Article Oct 31, 2016

5 facts about Reformation Day

While most people know today as Halloween, for millions of Christians October 31 is also Reformation Day. Here are five facts about the Protestant holiday:

1. Reformation Day celebrates Martin Luther's nailing his ninety-five theses to the church door Wittenberg, Germany on October 31, 1517.  (Some scholars debate whether he posted them to the door then, later in November, or whether he even posted them at all.) By posting them to the church door—which was similar to a public bulletin board—Luther intended to start a debate among his fellow academics.

2. While the historical date for the observance of Reformation is October 31st, most churches celebrate it on the last Sunday in October. The only countries in which Reformation Day is a national holiday are Chile and Slovenia. (Though in Chile it's called Día Nacional de las Iglesias Evangélicas y Protestantes—National Day of the Evangelical and Protestant Churches.)

3. On the first “Reformation Day”, when he posted the ninety-five theses, Luther was not yet a “Protestant.” (He would later say that at the time he was a committed Catholic who would have murdered—or at least been willing to see murder committed—in the name of the Pope.)

4. The theses that sparked the Reformation were not particularly radical, and key Lutheran doctrines, such as justification by grace through faith alone, were not included. The theses were mainly about the selling of indulgences, which the Catholic Church defines as “a remission before God of the temporal punishment due to sins whose guilt has already been forgiven, which the faithful Christian who is duly disposed gains under certain prescribed conditions through the action of the Church which, as the minister of redemption, dispenses and applies with authority the treasury of the satisfactions of Christ and the saints.” At the time, believers could pay for an indulgence to reduce the punishment of someone believed to be in Purgatory.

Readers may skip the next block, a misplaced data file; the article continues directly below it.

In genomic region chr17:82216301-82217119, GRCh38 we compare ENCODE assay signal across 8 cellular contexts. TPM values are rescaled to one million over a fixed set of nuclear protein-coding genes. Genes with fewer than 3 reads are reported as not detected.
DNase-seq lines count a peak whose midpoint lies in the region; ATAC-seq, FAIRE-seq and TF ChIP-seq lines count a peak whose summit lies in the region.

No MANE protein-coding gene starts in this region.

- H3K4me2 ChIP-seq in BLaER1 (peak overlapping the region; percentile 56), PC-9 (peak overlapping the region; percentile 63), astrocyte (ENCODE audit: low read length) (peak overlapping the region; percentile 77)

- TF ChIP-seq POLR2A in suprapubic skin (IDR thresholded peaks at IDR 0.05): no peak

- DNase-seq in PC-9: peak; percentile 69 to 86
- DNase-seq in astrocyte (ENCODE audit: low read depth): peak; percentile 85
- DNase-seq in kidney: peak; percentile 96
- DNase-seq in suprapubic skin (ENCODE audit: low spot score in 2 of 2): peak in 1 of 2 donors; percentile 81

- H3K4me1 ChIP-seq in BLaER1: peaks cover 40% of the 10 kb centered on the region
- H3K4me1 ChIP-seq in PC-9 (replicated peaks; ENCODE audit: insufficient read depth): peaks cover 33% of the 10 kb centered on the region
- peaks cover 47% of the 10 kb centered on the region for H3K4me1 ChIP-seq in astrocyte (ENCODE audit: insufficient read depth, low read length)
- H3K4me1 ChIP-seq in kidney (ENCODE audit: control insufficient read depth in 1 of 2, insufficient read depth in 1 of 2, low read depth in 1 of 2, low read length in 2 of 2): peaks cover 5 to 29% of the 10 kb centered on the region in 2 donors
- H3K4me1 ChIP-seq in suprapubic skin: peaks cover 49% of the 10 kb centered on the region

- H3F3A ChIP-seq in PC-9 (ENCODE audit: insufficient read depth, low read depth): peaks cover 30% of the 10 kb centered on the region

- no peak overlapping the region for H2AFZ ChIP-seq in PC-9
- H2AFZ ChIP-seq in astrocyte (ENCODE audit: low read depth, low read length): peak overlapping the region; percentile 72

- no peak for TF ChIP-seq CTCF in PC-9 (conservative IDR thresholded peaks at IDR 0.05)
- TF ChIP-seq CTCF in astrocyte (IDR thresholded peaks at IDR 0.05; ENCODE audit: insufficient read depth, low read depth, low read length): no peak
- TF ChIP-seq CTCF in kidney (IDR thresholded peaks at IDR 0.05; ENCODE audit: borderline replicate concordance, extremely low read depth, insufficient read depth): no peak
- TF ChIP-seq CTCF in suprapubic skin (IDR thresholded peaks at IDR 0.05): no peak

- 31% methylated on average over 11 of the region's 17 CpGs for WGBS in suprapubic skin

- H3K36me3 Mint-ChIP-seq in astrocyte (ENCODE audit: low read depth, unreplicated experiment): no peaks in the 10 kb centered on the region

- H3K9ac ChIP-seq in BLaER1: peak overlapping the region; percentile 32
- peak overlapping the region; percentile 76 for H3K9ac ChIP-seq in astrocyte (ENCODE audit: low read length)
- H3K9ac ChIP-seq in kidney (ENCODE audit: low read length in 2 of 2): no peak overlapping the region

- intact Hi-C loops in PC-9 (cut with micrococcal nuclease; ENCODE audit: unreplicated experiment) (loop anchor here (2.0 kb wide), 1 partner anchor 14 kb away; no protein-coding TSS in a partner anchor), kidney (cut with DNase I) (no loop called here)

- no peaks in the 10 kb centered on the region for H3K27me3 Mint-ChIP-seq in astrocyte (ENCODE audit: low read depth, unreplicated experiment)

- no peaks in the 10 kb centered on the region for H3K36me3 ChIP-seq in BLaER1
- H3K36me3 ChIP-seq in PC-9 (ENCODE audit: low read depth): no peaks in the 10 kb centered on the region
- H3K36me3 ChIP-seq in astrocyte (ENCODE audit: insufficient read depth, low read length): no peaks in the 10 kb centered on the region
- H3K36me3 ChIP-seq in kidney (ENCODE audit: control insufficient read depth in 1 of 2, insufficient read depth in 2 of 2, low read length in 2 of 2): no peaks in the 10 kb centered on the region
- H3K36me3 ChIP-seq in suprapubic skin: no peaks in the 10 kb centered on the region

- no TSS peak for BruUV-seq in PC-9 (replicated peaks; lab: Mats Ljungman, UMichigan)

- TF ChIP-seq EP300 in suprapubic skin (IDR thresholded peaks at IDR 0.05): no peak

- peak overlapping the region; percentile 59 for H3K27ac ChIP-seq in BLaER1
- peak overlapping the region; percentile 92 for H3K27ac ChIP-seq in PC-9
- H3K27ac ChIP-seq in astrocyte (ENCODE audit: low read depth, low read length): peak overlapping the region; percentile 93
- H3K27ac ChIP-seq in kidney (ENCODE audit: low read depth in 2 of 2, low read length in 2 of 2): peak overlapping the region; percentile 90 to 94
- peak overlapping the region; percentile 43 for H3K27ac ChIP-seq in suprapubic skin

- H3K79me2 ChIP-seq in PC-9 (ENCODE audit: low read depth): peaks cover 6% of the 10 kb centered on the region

5. On this same day, Luther sent a letter to the Archbishop of Mainz, under whom, as it says in the letter, “Papal indulgences for the building of St. Peter's are circulating under your most distinguished name.” Soon after this letter was sent, the theses were circulating among the intellectual elite. Although the rapid spread of the ideas that launched the Protestant Reformation are often attributed to the printing press (which had been around for more than 60 years), some scholars now say the document went “viral” because of the “wider system of media sharing along social networks—what is called ‘social media’ today.”

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